How many times last year did your immediate boss recognize you in front of others? Explain each occurrence, up to five occurrences.
This first question exposes the recognition levels in your organization. Recognition builds self esteem, which builds confidence, respect among fellow employees and community recognition.
How many times last year did your immediate boss have a scheduled one-on-one meeting to discuss your goals and plans for the following months (not including budget sessions)? Explain each occurrence, up to five occurrences.
An investment in time with your leaders makes them feel wanted, appreciated and safe, which is the second of the hierarchy of needs. A leader who feels safe in their position will start to challenge the mediocre, share their passions and push the envelope. This feeling has the potential to extend throughout the organization.
How many times last year did your boss discuss getting you more education and training? If so, explain and what was the result?
A company that invests in furthering the education of a leader sends a clear message that they value you, resulting in a leader feeling safe and secure in his or her role. Encouraging leaders to reinforce their education by training others on what they learned is even better.
How many times last year were you invited to join a meeting at the home office (not including budget sessions)?
This question is about the feeling of belonging. The legal team may not like to use the word love, but that’s what this is about. It’s extremely difficult if these leaders look at the corporate office like the Death Star. The benefits also extends to getting your leaders out of the field and engaged with the CEO, president and others they don’t see on a regular basis.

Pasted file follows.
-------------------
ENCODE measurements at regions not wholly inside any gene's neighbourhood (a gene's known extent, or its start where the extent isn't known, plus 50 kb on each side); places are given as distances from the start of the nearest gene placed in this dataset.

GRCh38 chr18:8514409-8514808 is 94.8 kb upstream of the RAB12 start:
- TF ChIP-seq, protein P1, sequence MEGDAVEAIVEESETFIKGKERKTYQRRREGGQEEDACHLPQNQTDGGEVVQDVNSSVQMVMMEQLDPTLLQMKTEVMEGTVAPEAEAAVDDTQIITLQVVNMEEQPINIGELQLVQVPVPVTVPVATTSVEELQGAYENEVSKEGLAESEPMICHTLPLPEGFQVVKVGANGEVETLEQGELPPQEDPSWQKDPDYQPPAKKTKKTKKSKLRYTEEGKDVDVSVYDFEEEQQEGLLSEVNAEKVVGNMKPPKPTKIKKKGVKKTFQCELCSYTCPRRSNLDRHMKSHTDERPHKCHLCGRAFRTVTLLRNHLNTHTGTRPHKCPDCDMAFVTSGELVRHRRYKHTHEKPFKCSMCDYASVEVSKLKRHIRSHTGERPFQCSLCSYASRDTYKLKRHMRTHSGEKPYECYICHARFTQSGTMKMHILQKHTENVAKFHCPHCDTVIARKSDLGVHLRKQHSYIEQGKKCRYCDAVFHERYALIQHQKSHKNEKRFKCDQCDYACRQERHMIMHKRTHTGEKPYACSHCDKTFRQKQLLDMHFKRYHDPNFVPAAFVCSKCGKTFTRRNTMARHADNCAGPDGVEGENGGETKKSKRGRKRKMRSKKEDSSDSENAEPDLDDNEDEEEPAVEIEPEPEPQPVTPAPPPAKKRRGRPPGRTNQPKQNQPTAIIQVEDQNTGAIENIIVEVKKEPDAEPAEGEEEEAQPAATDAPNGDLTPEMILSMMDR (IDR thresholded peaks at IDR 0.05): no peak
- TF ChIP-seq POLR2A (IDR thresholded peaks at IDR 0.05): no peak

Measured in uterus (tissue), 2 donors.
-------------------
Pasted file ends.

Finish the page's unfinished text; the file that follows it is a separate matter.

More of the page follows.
How many times last year were you asked to create a solution for a company-wide problem? Explain each occurrence, up to five occurrences. This question discusses the possibility of reaching the highest in the hierarchy of needs, self actualization. A leader who is consistently engaged and looking for ways to create innovative solutions has the potential to innovate and challenge mediocrity. People like this within your organization are often described as a person who is difficult to manage. They may be difficult because they are a shaken up bottle of soda, ready to burst. These leaders have the potential to make a serious and positive impact to your organization and could turn out to be your true superstars.
Create a metric that analyzes the results and take action on creating solutions for the results that are driving mediocrity in your organization and the people that facilitate it.
Also, cash bonuses feed the motivational need for leaders to be recognized, therefore building self esteem. Because the bonuses are not just about the cash, it’s important to remember that even the smallest amount of recognition is important to people. For example, the leader that came very close to earning a $5,000 bonus could be given a handwritten letter from the CEO along with another small token of appreciation.
Lastly, don’t ignore your superstars. Mediocre leaders believe their time is best used dealing with other mediocre leaders. This is the vicious circle to avoid at all costs.
Good luck and have fun!
Adam Zembruski is the president of Pharos Hospitality, a Charlotte, NC-based hotel investment platform explicitly designed to acquire, own and operate franchised upscale select service hotels. Adam oversees all operating entities at Pharos, including Property Assessments and Takeover, Sales and Marketing, Revenue Management, Human Resources and Culture Development, System Implementation, Financial Analysis, and Talent/Performance Tracking. Adam can be reached at 704-333-1818, ext. 12, or via email at firstname.lastname@example.org